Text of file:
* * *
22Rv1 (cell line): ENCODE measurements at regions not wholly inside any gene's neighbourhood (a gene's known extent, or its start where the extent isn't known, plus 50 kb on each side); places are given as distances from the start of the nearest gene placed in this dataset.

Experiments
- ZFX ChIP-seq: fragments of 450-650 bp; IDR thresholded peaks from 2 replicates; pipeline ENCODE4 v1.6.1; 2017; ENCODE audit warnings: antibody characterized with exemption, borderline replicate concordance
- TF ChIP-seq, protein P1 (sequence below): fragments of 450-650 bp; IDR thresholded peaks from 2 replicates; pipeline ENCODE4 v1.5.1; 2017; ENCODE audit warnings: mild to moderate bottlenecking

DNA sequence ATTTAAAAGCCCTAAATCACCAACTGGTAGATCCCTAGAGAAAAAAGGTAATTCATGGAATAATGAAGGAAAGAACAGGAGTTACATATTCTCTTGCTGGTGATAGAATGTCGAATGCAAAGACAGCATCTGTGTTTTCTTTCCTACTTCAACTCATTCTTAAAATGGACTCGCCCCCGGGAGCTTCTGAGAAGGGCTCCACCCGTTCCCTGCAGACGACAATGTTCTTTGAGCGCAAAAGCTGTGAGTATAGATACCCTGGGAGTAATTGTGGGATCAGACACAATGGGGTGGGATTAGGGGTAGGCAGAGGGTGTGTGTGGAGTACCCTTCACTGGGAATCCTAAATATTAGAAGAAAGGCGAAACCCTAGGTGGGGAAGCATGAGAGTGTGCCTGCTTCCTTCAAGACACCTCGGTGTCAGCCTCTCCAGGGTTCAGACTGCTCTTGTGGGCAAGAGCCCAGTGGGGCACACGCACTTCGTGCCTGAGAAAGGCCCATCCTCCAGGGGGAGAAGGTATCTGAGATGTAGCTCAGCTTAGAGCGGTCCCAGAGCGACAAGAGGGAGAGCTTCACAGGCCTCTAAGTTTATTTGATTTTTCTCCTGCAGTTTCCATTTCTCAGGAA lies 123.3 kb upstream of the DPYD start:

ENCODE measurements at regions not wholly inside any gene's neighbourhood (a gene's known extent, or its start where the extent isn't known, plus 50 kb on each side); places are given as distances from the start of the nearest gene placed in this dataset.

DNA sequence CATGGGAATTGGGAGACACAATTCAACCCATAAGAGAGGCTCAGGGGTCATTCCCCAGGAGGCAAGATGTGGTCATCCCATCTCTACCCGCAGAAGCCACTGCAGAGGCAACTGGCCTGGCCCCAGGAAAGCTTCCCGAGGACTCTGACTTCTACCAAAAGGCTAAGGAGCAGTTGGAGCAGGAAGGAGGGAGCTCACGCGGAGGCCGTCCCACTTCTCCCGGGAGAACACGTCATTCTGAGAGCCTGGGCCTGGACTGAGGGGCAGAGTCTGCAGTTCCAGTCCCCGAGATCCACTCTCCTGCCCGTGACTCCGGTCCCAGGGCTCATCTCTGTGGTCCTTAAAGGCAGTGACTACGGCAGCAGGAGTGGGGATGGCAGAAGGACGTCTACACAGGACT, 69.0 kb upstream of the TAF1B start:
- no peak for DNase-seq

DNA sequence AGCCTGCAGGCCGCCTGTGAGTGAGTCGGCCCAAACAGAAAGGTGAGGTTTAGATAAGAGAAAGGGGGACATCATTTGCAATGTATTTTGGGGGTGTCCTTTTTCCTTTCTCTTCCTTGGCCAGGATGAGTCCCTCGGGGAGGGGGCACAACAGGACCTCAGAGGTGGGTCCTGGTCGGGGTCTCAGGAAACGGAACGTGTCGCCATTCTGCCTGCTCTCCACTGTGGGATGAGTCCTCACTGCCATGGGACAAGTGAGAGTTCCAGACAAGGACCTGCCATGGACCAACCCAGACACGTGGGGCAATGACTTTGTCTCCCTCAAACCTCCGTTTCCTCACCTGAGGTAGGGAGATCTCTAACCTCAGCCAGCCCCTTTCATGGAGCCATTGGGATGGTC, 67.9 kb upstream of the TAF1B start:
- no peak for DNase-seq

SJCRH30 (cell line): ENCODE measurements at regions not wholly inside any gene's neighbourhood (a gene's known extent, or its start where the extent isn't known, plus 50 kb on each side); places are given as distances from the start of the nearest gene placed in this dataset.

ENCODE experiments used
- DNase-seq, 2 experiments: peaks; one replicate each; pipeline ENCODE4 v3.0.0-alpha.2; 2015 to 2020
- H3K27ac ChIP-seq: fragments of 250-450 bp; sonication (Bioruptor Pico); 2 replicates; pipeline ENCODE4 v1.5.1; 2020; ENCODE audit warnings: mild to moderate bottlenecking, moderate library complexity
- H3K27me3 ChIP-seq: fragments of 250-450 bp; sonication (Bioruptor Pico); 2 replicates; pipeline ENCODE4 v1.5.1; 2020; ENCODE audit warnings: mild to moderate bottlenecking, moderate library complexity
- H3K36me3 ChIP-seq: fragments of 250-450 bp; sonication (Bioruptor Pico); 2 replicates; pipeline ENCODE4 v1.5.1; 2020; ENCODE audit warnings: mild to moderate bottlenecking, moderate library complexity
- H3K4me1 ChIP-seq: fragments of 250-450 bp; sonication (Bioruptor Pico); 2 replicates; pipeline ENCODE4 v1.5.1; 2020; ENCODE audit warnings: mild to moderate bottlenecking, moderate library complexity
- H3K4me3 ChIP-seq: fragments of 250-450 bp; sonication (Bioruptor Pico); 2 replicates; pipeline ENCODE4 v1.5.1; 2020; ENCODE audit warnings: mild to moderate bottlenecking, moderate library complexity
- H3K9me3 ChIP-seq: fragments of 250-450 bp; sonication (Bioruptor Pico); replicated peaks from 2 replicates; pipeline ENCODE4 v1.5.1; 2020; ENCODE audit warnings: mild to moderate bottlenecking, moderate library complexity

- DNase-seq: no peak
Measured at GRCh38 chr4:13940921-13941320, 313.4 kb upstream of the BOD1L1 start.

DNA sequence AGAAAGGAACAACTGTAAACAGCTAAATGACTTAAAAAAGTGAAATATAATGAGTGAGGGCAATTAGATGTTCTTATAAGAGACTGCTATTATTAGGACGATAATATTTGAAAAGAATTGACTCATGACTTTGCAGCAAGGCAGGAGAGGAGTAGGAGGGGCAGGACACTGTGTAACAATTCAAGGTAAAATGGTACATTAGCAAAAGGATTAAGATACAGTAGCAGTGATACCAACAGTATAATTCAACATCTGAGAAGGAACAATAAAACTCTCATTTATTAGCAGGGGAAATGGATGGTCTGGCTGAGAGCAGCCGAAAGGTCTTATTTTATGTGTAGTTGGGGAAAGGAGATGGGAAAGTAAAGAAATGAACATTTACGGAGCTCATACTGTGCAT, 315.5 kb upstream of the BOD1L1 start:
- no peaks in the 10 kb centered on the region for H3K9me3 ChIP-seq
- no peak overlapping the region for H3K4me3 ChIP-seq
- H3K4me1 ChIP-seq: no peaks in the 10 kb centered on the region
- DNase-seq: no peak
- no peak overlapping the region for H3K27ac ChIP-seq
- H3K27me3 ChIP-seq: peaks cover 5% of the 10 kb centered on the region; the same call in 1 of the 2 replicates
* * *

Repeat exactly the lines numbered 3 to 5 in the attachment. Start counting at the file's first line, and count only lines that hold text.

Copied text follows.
- ZFX ChIP-seq: fragments of 450-650 bp; IDR thresholded peaks from 2 replicates; pipeline ENCODE4 v1.6.1; 2017; ENCODE audit warnings: antibody characterized with exemption, borderline replicate concordance
- TF ChIP-seq, protein P1 (sequence below): fragments of 450-650 bp; IDR thresholded peaks from 2 replicates; pipeline ENCODE4 v1.5.1; 2017; ENCODE audit warnings: mild to moderate bottlenecking

DNA sequence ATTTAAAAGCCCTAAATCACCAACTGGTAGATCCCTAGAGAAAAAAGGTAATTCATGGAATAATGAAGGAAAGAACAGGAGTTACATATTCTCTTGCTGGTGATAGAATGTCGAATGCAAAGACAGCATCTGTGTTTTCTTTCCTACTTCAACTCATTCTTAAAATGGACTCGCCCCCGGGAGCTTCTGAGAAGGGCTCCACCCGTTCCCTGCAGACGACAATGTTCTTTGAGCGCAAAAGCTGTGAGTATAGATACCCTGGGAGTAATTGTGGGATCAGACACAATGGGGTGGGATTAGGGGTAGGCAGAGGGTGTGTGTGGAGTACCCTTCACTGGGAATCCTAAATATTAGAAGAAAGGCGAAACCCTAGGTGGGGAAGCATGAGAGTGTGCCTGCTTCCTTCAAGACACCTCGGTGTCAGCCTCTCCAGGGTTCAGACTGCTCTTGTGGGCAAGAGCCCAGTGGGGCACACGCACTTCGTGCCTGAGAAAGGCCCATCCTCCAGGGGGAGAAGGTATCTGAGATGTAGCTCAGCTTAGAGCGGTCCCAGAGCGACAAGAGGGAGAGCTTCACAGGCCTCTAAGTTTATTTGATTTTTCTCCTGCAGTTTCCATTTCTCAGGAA lies 123.3 kb upstream of the DPYD start: